While the business operations framework is a continuous cycle in which each stage informs the next, developing a strategic plan is the best place to start.
During the strategic planning process, an organization performs three steps:
- Builds or modifies the foundational strategic vision and mission
- Commits to goals that drive overall health
- Develops a long-term plan to achieve the goals
A strong strategic plan positions the organization for success and clearly defines it at every level.
A common mistake we see businesses make is starting tactical initiative execution without first communicating and aligning on the goal. Skipping these important steps can leave your organization without direction.
1. Define your vision
An organization’s vision statement is an aspirational description of what it wants to achieve in the future.
A vision statement serves as a clear guide for choosing current and future courses of action — a definition of where you want your organization to be in the long term. It sets the tone and provides a North Star on the horizon.
One example of a company with a strong vision statement is Warby Parker, the online prescription glasses retailer founded in 2010 that is now worth an estimated $3 billion.
Warby Parker’s vision statement has two parts: “We believe that buying glasses should be easy and fun. It should leave you happy and good-looking, with money in your pocket. We also believe that everyone has a right to see.”
With just three sentences, the vision statement tells you exactly what the company aims to achieve. Namely, to make the process for buying prescription glasses and sunglasses fun and straightforward (unlike the traditional method). The vision also aims for customers to have fashionable frames, but at a lower cost than existing options.
The last sentence of the vision statement adds in a purpose statement (aka why the company exists): “We also believe that everyone has a right to see.” Since the beginning, Warby Parker has touted its “Buy a Pair, Give a Pair” program that donates glasses to people who can’t otherwise afford them. According to the CEO, this purpose is what motivates employees to join and stay with the company. Not all leaders include a social impact focus in their company’s vision and purpose statement, but it’s becoming increasingly popular with the growing buying power of Millennial and Gen Z consumers.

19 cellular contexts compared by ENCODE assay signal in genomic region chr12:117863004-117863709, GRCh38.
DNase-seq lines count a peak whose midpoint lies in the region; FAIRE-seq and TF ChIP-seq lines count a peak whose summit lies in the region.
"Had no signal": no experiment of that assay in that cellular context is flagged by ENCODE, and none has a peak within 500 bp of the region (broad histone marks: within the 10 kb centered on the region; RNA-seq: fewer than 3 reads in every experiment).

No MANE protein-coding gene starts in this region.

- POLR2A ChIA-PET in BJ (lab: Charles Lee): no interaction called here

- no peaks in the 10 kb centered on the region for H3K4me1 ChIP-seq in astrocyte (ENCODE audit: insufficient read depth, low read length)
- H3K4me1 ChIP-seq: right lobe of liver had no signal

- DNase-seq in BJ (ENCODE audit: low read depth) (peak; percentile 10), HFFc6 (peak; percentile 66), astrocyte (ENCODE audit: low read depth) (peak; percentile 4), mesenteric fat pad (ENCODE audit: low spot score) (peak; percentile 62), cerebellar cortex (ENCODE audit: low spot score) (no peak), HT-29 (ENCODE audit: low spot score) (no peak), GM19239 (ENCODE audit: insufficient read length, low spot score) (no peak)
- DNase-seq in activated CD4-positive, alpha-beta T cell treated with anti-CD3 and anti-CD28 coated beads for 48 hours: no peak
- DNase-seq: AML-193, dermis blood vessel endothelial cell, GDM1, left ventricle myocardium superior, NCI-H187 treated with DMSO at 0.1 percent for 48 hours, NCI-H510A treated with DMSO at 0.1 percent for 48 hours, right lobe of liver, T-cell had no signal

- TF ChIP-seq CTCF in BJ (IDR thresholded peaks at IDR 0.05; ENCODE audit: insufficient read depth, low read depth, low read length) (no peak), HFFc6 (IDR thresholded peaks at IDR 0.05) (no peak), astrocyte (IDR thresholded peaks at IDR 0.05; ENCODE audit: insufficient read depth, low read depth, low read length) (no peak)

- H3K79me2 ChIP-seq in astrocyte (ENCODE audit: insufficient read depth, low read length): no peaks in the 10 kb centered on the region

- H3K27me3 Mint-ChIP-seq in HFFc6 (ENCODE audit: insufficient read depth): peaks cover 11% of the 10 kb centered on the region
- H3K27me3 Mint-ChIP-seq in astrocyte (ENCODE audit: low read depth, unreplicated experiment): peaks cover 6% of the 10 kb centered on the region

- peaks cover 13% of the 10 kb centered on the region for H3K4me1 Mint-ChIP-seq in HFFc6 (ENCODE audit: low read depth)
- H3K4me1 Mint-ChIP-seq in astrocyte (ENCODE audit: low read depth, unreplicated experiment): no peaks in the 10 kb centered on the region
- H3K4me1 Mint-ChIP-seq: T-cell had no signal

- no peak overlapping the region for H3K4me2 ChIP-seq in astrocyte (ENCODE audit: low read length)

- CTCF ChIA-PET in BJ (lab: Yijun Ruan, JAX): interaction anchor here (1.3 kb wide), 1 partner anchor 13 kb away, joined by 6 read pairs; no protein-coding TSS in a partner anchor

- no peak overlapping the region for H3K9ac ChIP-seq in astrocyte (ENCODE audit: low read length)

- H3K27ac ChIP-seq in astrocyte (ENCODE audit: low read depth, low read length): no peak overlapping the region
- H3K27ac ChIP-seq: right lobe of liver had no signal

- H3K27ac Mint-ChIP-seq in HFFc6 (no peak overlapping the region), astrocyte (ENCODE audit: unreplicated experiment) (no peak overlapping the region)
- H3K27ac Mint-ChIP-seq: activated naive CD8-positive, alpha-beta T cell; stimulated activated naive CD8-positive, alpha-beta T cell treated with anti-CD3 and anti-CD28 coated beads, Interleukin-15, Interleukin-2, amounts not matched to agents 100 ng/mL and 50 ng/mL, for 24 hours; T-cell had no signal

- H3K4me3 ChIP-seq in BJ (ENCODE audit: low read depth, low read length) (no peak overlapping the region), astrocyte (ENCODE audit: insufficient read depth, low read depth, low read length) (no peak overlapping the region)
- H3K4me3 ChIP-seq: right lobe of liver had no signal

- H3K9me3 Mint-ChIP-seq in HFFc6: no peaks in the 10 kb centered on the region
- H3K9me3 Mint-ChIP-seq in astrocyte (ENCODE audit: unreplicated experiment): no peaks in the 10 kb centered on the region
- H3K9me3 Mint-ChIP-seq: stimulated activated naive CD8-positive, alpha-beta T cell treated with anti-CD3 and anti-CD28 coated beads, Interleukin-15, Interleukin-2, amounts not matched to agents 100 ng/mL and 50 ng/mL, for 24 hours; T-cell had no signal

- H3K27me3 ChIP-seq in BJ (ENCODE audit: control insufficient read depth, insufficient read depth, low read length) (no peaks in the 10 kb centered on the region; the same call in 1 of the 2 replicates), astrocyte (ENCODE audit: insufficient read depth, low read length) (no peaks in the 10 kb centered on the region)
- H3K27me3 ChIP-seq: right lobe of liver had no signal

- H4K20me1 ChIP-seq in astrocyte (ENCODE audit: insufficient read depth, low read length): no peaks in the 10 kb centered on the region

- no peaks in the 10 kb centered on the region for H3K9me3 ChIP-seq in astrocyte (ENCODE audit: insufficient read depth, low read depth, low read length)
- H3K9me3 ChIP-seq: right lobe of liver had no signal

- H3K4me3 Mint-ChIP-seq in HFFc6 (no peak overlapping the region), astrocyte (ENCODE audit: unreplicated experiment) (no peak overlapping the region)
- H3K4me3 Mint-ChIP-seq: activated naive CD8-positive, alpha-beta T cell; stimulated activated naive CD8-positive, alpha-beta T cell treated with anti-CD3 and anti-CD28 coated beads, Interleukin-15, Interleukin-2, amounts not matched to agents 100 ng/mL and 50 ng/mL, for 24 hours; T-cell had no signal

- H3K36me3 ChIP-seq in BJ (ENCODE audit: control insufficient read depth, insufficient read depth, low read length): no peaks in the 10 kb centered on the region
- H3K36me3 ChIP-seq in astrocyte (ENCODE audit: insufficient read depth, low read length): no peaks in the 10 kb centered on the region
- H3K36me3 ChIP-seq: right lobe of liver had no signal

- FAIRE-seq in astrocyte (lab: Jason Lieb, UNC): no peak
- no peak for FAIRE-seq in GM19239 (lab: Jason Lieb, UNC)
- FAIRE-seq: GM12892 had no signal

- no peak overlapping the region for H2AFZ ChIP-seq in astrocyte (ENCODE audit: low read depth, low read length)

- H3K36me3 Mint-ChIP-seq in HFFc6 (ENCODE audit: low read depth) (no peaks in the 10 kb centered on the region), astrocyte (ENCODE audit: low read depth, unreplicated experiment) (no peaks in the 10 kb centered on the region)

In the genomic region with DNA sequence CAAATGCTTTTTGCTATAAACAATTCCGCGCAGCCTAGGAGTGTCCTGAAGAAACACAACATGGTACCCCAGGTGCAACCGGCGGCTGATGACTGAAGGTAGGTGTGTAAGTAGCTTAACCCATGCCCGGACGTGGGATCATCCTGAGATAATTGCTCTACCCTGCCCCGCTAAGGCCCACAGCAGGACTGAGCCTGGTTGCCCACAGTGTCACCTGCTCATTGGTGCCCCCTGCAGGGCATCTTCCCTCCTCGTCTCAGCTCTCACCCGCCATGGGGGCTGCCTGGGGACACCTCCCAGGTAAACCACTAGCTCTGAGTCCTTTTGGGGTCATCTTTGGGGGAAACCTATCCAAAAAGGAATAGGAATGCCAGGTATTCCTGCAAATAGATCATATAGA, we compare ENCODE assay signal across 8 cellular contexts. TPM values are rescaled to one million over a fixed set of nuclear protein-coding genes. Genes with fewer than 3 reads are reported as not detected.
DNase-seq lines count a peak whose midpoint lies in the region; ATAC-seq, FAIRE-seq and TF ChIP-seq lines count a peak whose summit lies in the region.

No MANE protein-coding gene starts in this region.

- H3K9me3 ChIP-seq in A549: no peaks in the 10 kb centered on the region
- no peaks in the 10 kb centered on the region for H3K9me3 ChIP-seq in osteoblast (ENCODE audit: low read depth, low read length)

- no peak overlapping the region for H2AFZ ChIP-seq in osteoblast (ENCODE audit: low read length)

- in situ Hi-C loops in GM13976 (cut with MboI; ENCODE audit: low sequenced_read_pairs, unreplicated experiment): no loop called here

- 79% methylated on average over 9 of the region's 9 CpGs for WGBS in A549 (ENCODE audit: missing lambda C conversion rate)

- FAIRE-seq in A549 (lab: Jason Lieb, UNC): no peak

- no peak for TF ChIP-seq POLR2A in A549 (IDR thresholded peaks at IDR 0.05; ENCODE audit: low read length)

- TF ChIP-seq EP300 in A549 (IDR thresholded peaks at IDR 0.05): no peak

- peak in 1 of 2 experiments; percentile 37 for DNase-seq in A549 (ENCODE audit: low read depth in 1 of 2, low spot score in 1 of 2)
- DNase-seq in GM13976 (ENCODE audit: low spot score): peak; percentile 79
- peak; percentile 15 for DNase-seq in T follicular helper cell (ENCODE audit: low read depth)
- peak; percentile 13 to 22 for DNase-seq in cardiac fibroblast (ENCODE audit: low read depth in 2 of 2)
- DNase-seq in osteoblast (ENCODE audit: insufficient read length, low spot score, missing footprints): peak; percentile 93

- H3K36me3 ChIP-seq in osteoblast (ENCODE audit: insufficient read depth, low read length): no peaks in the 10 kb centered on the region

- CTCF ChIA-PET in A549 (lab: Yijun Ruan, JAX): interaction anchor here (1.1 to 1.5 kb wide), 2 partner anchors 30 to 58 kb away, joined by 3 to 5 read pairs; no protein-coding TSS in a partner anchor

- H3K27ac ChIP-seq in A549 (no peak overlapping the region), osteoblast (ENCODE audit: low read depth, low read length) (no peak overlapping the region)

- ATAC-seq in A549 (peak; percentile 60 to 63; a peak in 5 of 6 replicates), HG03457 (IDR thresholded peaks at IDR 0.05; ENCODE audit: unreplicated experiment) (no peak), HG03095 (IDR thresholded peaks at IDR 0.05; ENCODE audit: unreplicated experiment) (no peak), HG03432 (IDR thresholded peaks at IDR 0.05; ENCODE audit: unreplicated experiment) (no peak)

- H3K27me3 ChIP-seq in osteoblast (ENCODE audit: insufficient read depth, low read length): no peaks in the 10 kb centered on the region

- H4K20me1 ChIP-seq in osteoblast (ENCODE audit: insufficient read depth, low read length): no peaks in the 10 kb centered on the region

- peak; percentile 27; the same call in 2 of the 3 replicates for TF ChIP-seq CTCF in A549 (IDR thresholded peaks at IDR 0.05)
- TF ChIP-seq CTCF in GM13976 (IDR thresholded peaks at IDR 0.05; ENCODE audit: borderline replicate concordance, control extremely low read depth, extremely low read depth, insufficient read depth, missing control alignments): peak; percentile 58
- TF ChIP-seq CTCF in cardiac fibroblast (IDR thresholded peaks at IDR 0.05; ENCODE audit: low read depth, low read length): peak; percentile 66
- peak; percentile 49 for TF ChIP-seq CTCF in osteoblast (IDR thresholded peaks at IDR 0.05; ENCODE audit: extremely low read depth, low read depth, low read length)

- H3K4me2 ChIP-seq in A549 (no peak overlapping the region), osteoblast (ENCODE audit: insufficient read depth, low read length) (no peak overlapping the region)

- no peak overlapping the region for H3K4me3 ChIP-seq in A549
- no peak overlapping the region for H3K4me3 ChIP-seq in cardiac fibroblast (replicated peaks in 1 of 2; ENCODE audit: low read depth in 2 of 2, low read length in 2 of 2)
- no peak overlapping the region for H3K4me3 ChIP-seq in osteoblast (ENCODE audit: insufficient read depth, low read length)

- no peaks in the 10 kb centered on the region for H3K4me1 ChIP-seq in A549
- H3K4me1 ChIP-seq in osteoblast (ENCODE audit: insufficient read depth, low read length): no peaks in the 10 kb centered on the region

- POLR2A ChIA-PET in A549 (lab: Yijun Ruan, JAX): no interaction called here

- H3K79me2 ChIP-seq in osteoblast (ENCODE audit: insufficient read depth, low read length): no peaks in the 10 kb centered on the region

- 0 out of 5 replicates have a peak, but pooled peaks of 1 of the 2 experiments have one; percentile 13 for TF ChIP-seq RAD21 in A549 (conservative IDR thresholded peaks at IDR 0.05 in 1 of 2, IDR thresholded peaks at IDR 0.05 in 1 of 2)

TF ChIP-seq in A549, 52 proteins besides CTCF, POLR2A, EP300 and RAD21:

A powerful vision statement helps company employees focus their work in the right direction — and a strong vision statement will do the same for your organization.
2. Create your mission
While your vision is an organization-wide goal, your mission how you plan to achieve the vision.
Without a mission, your organization lacks the why and how. If everyone in your organization has their own interpretation of the vision, it can lead to conflicting strategies and initiatives.
For Warby Parker, there are many possible routes to achieve the company vision that states “buying glasses should be easy and fun. It should leave you happy and good-looking, with money in your pocket.”
The company’s mission statement is: “By circumventing traditional channels, designing glasses in-house, and engaging with customers directly, we’re able to provide higher-quality, better-looking prescription eyewear at a fraction of the going price.”
After the founding team realized early on that one large company dominated the eyewear industry with inflated prices, they decided to find a way to lower prices and increase quality, while also turning a profit. The resulting actions included bringing many traditionally outsourced services in-house, such as design and consumer marketing/sales.
3. Set your objectives
Objectives are specific results that a person or system aims to achieve within a time frame.
Defining success early lets you know if you are on the path to achieve your mission and vision. Clearly articulating your objectives creates goal posts by which your organization can measure its overall health and the impact of strategic initiatives.
In general, good objectives should be clear, measurable and be supported by multiple strategic initiatives across the organization.
While Warby Parker isn’t a public company and is not legally required to release annual financial statements, the organization does voluntary release an annual impact report. The report provides a window into the company’s strategic objectives with the inclusion of priority issues relevant to both stakeholders and the company. For the most recent 2019 report, the top issues cited are the Buy a Pair, Give a Pair program, customer experience, innovation, product safety, and responsible sourcing.